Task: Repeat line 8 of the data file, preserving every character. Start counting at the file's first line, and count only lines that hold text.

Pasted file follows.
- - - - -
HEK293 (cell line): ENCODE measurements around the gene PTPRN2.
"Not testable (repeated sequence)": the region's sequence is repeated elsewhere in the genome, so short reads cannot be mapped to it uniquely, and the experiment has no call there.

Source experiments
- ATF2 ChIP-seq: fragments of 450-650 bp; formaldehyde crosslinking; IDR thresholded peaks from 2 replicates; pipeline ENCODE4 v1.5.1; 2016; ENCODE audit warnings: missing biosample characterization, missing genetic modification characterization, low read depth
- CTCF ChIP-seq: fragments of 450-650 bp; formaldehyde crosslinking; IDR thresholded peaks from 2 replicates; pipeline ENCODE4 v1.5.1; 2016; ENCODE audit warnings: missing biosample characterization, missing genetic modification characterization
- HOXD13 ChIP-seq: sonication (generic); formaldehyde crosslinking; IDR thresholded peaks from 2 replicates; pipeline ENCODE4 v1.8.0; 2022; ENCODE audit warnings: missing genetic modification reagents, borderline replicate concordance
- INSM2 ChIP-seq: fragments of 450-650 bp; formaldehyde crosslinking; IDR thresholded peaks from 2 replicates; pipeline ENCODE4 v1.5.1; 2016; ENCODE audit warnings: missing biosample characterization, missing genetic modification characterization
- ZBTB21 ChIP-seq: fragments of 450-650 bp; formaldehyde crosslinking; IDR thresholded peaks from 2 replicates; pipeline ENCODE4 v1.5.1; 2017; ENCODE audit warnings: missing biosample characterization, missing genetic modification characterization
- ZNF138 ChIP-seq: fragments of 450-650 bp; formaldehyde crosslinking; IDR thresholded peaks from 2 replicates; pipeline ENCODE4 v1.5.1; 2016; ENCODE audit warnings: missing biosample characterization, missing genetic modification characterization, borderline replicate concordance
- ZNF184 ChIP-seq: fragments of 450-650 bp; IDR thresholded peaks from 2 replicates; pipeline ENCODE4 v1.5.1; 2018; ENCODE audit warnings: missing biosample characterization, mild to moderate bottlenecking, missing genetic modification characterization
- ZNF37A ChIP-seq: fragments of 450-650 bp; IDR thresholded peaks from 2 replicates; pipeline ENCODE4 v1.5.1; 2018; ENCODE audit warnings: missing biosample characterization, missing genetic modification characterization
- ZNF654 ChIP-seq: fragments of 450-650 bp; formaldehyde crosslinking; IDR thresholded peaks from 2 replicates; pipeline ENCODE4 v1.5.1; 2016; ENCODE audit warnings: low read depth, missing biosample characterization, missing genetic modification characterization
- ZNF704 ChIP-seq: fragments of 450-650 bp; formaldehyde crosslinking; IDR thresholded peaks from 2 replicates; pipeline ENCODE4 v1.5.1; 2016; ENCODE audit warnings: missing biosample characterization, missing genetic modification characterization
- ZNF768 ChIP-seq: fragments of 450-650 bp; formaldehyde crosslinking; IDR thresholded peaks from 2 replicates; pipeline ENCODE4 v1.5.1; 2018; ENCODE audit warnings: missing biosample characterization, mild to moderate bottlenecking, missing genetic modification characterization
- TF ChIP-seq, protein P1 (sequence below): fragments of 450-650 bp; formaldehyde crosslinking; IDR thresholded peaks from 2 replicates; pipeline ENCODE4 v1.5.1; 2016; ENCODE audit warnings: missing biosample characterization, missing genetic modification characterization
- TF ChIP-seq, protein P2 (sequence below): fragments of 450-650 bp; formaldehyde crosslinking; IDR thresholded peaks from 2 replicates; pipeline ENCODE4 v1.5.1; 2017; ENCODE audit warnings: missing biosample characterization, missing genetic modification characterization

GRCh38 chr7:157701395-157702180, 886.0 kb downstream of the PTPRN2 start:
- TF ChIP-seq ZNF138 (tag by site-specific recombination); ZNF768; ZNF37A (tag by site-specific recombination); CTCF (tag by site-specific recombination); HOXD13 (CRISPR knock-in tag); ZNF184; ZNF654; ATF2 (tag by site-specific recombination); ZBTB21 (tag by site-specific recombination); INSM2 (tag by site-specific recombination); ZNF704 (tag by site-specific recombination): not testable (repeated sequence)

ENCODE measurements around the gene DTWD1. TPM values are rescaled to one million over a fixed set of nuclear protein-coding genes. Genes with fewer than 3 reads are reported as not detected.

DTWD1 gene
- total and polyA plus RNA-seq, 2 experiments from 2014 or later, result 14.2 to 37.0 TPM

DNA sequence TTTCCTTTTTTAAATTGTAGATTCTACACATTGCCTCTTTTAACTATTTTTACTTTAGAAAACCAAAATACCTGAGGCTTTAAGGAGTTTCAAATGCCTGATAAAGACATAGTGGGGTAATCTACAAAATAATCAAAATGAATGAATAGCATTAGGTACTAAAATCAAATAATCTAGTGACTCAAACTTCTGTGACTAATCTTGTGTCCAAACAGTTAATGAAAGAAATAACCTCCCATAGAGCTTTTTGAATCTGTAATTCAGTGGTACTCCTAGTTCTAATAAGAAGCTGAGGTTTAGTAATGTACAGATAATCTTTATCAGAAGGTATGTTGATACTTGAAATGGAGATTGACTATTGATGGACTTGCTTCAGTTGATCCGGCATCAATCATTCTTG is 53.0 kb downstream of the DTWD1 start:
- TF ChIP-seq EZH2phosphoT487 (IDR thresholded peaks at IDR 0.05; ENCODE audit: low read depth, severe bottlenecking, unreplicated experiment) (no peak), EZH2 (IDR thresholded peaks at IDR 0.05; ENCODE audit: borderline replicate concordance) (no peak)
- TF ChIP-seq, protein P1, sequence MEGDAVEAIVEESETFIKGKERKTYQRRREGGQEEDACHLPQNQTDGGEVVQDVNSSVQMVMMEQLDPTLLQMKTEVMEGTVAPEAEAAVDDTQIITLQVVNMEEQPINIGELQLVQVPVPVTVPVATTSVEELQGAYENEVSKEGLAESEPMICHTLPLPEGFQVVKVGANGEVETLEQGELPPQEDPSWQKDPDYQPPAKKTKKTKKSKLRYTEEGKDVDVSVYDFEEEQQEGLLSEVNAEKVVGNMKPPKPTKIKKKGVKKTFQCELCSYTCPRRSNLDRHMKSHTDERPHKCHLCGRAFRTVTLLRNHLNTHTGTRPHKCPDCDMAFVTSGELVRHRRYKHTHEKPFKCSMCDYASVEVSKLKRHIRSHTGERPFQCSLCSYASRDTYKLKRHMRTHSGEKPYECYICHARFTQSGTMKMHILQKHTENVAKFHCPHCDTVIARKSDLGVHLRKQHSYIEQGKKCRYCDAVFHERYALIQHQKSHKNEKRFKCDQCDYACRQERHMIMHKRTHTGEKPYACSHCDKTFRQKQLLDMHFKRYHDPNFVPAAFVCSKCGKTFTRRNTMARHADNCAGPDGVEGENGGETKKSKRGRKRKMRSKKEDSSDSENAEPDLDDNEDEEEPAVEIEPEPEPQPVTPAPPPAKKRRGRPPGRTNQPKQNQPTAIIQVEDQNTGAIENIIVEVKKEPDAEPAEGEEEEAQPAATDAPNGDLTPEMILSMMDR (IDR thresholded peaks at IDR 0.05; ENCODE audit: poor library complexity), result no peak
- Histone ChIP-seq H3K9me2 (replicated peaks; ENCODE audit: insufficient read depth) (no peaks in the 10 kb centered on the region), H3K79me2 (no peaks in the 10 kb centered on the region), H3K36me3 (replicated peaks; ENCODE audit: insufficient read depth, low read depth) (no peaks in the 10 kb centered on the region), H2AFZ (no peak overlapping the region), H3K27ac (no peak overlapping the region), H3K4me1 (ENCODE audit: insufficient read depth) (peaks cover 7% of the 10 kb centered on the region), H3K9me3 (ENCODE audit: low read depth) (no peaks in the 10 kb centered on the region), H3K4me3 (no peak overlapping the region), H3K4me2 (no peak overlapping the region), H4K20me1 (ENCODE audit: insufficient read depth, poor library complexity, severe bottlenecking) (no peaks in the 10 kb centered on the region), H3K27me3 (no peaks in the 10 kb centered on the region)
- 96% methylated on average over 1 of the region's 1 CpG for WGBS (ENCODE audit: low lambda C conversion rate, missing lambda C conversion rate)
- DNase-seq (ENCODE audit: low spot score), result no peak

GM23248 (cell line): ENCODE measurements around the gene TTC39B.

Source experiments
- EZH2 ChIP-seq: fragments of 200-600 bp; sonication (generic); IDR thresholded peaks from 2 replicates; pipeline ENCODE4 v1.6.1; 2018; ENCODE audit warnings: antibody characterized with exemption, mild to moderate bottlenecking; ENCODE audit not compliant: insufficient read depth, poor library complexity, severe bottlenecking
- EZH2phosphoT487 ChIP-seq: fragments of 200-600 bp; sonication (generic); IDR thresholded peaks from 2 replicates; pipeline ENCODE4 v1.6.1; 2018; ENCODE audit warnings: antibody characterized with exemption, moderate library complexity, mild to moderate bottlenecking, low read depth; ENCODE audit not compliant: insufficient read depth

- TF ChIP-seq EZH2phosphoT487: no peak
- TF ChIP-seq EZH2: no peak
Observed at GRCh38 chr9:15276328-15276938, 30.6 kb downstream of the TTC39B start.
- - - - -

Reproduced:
- ZBTB21 ChIP-seq: fragments of 450-650 bp; formaldehyde crosslinking; IDR thresholded peaks from 2 replicates; pipeline ENCODE4 v1.5.1; 2017; ENCODE audit warnings: missing biosample characterization, missing genetic modification characterization